In November, a crowd celebrated the grand opening of Indianapolis’s South Side Turnverein, a former 10 Most Endangered entry, as the headquarters for Point Comfort Underwriters, a medical claims management organization and international travel insurance company. The adaptive use of the German social club and gym is exactly what we aim for when we put landmarks on our 10 Most Endangered list.
At the turn of the twentieth century, Indianapolis’s German-American community hired architects Vonnegut & Bohn to create a clubhouse where they could practice the “sound bodies and sound mind” principles of Friedrich Jahn, who believed physical exercise and cultural activities led to a healthy life. The firm led by Bernard Vonnegut and Arthur Bohn, both sons of athletic and German immigrants, had already designed Das Deutsche Haus (later known as The Athenaeum), a downtown turnverein.
Built in 1900 at 306 Prospect Street, the red brick building contained a gym bordered by a proscenium stage usable for athletics and suitable for performances and social gatherings, with a bowling alley and pub on the level below. The firm recruited Austrian Rudolf Schwarz, who had created the limestone sculptural groups for the Soldiers’ and Sailors’ Monument, to produce an allegorical sculpture group for the west gable.
The South Side Turnverein served its intended purpose for decades, until membership dropped off and the club sold the building in 1977. While a tavern operated in the lower level and the gym rented to basketball leagues, the slim revenue led to slow demolition by neglect.
Point Comfort Underwriters owners William Atkins and Betsy Brougher have a serial adaptive use track record. They previously located their businesses in historic venues, rehabilitating the former Harry Wood Vocational Training School and Indianapolis Public School No. 9 for their enterprises. Most recently located at the Stutz Business Center in the historic Stutz automobile factory, the pair was on the hunt for a building to accommodate their growing company when the South Side Turnverein caught their eye. The appeal came from the club’s historic character and its easy access to interstates, parking, walking distance to restaurants, and proximity to the revitalizing Bates-Hendricks neighborhood.
“The bones of this building were so strong and sturdy, its architectural elements and quality of craftsmanship so incredibly enduring that it was amazing,” says Atkins. “I always felt somewhat stifled in traditional work environments. Here, the environment creates a workplace where people can see room for expanding and advancement, where they can be passionate about their work.”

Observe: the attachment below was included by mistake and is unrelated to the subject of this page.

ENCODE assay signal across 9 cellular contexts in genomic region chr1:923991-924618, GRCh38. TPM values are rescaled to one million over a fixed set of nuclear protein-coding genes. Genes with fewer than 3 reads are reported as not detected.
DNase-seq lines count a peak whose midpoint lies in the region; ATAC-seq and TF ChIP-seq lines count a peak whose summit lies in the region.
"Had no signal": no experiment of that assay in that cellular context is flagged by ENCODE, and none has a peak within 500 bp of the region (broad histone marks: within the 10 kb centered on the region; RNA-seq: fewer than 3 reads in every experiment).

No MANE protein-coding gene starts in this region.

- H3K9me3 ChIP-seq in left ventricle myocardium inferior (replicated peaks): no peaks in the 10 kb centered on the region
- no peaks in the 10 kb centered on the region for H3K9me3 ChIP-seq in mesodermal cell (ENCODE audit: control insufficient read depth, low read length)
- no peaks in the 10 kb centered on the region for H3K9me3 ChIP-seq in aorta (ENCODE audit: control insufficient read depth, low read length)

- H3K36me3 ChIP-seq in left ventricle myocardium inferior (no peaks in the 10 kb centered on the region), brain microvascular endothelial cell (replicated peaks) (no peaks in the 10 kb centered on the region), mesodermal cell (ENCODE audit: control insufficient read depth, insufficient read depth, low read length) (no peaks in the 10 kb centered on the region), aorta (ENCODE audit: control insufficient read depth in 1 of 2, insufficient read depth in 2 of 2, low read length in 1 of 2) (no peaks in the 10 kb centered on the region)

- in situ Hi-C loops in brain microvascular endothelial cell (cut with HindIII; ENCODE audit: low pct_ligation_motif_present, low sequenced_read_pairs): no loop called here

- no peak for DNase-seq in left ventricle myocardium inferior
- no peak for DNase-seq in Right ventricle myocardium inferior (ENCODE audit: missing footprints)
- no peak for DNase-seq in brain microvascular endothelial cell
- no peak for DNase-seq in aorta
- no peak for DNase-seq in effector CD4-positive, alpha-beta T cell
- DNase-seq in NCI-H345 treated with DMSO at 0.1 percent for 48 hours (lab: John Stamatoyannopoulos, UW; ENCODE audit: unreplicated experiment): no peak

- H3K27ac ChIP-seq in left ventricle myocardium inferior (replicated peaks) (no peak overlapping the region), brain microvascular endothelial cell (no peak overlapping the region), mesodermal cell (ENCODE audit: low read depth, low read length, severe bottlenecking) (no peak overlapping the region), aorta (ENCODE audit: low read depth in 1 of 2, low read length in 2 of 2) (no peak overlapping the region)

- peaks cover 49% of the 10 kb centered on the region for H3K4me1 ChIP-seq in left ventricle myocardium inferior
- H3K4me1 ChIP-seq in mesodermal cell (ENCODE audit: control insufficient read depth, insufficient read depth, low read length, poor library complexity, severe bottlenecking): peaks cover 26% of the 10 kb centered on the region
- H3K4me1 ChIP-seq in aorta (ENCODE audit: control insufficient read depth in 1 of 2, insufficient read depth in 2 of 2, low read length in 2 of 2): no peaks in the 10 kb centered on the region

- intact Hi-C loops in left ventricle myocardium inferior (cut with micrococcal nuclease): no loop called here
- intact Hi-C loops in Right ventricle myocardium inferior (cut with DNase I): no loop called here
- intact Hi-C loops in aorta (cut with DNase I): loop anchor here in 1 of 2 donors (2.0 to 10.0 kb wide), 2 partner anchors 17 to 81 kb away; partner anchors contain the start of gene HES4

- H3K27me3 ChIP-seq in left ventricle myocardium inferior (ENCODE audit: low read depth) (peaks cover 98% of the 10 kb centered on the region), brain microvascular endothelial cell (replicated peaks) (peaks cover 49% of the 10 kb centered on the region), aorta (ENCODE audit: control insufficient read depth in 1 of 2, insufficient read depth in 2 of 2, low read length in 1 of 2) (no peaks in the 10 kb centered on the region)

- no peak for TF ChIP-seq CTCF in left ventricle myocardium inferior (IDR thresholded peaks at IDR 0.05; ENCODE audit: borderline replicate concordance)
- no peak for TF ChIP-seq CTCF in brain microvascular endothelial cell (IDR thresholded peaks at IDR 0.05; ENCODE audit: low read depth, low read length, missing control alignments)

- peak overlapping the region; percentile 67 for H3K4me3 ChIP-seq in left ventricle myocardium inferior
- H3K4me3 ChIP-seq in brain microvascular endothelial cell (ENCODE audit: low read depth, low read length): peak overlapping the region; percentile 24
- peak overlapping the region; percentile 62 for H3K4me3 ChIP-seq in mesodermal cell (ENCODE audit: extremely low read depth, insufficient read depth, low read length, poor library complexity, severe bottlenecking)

Indianapolis architecture firm RATIO worked with Point Comfort Underwriters on the comprehensive rehabilitation, which qualified for the federal Historic Tax Credit, pursued by the company at Indiana Landmarks’ recommendation. After added walls and dropped ceilings came down, original features were revealed, including a pressed metal ceiling and historic windows that brought daylight to the center of the building.
They rebuilt a grand staircase disassembled by previous owners, installed an energy-efficient heating and cooling system, and reopened the stage, boxed in for a racquetball court in the ’80s. They restored the building’s historic windows, more than 150 in all, and the character-defining cupola that hadn’t seen attention for 117 years. Original blueprints from Vonnegut & Bohn, along with physical clues uncovered along the way, guided the rehabilitation.
Conservators declared the crumbling stucco sculpture by Schwarz, with metal bars protruding from headless figures, too damaged to save. In its studio in the historic laundry building at Indianapolis’s Central State Hospital, Ignition Arts used the remnants and historic photographs to replicate the sculpture in fiberglass—much lighter and therefore friendlier than the original to the historic brick wall. The owner plans to display fragments of the original as artwork inside the building.
The South Side Turnverein merges the best of old and new. The former gymnastics hall with its 33-foot ceiling and abundance of daylight provides a space for collaboration among Point Comfort Underwriters’ workforce. The owners expect the landmark to remain a gathering space, hosting community events in underutilized spaces after business hours.
“The spatial environment had to work and at the same time, the history was of equal importance to us,” says Atkins. “It’s always great to have the opportunity to save something in a way that allows you to have a conversation with the past.”
It’s a 10 Most turnaround worth celebrating. See the rejuvenated space for yourself when Indiana Landmarks hosts a Landmark Look on March 2 from 3-5 p.m.
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